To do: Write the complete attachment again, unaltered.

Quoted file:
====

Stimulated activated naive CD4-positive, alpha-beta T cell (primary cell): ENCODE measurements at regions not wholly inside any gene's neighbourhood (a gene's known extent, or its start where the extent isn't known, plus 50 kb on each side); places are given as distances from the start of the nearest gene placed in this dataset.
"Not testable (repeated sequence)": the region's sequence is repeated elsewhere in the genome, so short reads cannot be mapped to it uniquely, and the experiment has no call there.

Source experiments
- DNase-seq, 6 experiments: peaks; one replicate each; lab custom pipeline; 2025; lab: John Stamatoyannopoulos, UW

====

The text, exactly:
Stimulated activated naive CD4-positive, alpha-beta T cell (primary cell): ENCODE measurements at regions not wholly inside any gene's neighbourhood (a gene's known extent, or its start where the extent isn't known, plus 50 kb on each side); places are given as distances from the start of the nearest gene placed in this dataset.
"Not testable (repeated sequence)": the region's sequence is repeated elsewhere in the genome, so short reads cannot be mapped to it uniquely, and the experiment has no call there.

Source experiments
- DNase-seq, 6 experiments: peaks; one replicate each; lab custom pipeline; 2025; lab: John Stamatoyannopoulos, UW